Last November, for instance, Myron Ebell, from a Washington think-tank called the Competitive Enterprise Institute, launched a personal attack on Sir David in an interview with Radio 4's Today programme. "We have people who know nothing about climate science, like Sir David King, who are alarmist and continually promote this ridiculous claim," said Mr Ebell, who was introduced as a former adviser to the White House. "Sir David has no expertise in climate science."

Sir David, visibly irritated at the mention of Mr Ebell, says: "Do you know who he is and who pays for him? He works for this right-wing, so-called think-tank [but] I don't think there is much thinking going on. He's a lobbyist; he's never been an adviser to the White House. The White House has issued a statement denying he was ever an adviser. I believe Radio 4 fell for it when Myron Ebell said that he was an adviser to the President. There is no truth in that statement."

He is equally dismissive of Michael Crichton, the science fiction author whose latest novel suggests concerns over global warming amount to alarmist misinformation. "The man is a fiction writer and this is another example of fiction at work," Sir David says. "There is no veracity in that book whatsoever."

The criticisms of Bjorn Lomborg, the Danish economist and global warming sceptic, are a different matter. Lomborg says climate change may be happening but there is nothing we can do about it so we should concentrate on trying to minimise its impacts, especially in the developing world.

Sir David says this is an understandable view of econo-mists who do not look beyond the next 30 years. "The impacts of climate change over the next 30 years are virtually independent of what we do about carbon dioxide emissions and the reason for this is that Earth's system is very slow to respond, there is a very large inertia in this enormous mass, so it takes time.

"Over the next 30 years if we stop carbon dioxide levels at exactly where they are now you will not get a different forward run over the next 30 years. But if you look forward, as we did with flood and coastal defences, to 2080 then you see the impacts are critically dependent on what action we take now.

"The economists are right if we are concerned only about ourselves and possibly our children, but when you start talking about grandchildren then it all goes pear-shaped."

The issue is even more pressing for developing countries which will bear the brunt of the environmental changes caused by global warming, and this is on top of their other serious problems of poverty and overpopulation. "It's been said to me that spending money on climate change is less productive than spending money on developing countries. We have to do both," Sir David says. Many scientists, including James Lovelock, the intellectual guru of the environmental movement, believe governments should build nuclear power stations because present renewable energy technology cannot replace the energy generated by burning fossil fuel. Britain's White Paper on energy has not ruled out building nuclear power stations. Last year, Sir David said we have to make a decision on whether to replace existing nuclear power stations - all but one of which will be shut by 2020 - within the next five years.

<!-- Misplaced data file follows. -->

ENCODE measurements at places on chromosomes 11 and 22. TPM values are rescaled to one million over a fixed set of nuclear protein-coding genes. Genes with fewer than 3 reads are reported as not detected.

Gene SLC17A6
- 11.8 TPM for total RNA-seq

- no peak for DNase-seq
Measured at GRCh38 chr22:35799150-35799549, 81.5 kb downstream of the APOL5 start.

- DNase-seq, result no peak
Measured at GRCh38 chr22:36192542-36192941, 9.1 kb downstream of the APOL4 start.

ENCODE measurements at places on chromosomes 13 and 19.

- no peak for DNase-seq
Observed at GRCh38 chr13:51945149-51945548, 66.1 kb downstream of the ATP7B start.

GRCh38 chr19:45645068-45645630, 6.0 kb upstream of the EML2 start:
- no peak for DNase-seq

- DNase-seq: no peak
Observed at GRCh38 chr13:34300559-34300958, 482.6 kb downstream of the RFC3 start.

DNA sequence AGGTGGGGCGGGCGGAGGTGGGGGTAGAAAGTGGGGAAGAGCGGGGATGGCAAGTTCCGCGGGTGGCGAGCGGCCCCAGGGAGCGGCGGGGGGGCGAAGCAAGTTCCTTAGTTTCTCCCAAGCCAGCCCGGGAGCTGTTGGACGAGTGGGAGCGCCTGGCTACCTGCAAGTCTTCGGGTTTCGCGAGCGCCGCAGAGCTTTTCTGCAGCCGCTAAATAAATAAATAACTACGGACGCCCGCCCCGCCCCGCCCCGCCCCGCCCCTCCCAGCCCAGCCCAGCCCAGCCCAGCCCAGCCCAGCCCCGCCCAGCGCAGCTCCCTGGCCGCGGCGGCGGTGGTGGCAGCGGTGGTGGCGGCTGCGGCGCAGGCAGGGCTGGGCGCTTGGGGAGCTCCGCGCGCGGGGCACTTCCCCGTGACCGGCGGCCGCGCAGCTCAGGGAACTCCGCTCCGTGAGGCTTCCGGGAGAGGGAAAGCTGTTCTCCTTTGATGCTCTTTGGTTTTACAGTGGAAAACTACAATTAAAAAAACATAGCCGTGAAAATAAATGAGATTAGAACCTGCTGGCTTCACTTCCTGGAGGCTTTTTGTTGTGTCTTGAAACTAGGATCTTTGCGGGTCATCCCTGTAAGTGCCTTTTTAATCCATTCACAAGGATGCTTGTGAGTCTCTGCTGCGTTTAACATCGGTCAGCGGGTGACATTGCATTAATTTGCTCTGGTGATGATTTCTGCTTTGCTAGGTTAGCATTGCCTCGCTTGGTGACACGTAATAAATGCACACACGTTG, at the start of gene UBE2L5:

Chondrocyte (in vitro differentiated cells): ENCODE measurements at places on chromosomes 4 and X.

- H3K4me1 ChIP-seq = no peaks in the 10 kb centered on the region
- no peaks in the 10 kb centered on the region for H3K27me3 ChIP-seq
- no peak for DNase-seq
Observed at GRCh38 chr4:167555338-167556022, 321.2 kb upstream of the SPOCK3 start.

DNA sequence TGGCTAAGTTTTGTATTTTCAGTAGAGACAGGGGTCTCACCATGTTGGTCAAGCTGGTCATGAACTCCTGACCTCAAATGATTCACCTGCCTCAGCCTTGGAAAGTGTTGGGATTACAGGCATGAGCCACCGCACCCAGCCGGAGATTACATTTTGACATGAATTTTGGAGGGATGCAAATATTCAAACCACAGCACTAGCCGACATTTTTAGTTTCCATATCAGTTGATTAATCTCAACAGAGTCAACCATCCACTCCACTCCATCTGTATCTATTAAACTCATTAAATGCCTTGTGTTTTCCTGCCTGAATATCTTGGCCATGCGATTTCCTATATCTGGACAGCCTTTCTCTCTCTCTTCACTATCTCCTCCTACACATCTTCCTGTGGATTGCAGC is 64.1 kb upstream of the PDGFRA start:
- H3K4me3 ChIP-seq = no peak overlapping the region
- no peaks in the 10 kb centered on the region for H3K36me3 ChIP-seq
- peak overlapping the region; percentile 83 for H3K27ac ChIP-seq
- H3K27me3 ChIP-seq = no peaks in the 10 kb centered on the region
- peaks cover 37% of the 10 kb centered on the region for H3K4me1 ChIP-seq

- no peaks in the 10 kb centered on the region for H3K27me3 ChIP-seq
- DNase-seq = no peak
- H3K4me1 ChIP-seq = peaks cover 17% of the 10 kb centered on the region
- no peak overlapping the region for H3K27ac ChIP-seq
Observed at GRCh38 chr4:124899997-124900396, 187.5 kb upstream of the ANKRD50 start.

"It would be foolhardy to say we will never have the need for nuclear new build and a decision will have to be made by looking at how we are progressing on energy-efficiency gains and also the transport sector. We're going to have to re-evaluate the situation and that will be the subject if needed of a further White Paper," he says.

When pressed about whether we need to make a decision now rather than, say, after a general election, Sir David says: "If you were an alien arriving from Mars and you saw we had global warming you'd say these people are going to burn up their planet. Then they'd say, 'It's all right. They've discovered nuclear fission technology, they can cut down their CO2 production'.

"The problem with that is twofold. One is, what do we do with nuclear waste? And second, where does public acceptability stand? Chernobyl has created in the minds of many a very negative view of nuclear technology. I don't think it's the right view; the number of deaths from coal production vastly exceeds the number from all accidents in nuclear power production.

"I think responsible government has to see whether we can manage to work without nuclear power, and that's precisely what we are doing."


Born 1939, in South Africa

Education Chemistry degree and PhD at Witwatersrand University; ScD at East Anglia University; ScD at Cambridge

Career 1963 Shell scholar, Imperial College

1966 Lecturer in chemical physics, East Anglia

1974 Brunner professor of chemistry, Liverpool

1988 Professor of physical chemistry, Cambridge

1993 Head of chemistry department, Cambridge

1995 Master of Downing College, Cambridge

2000 Chief scientific adviser

2003 Knighted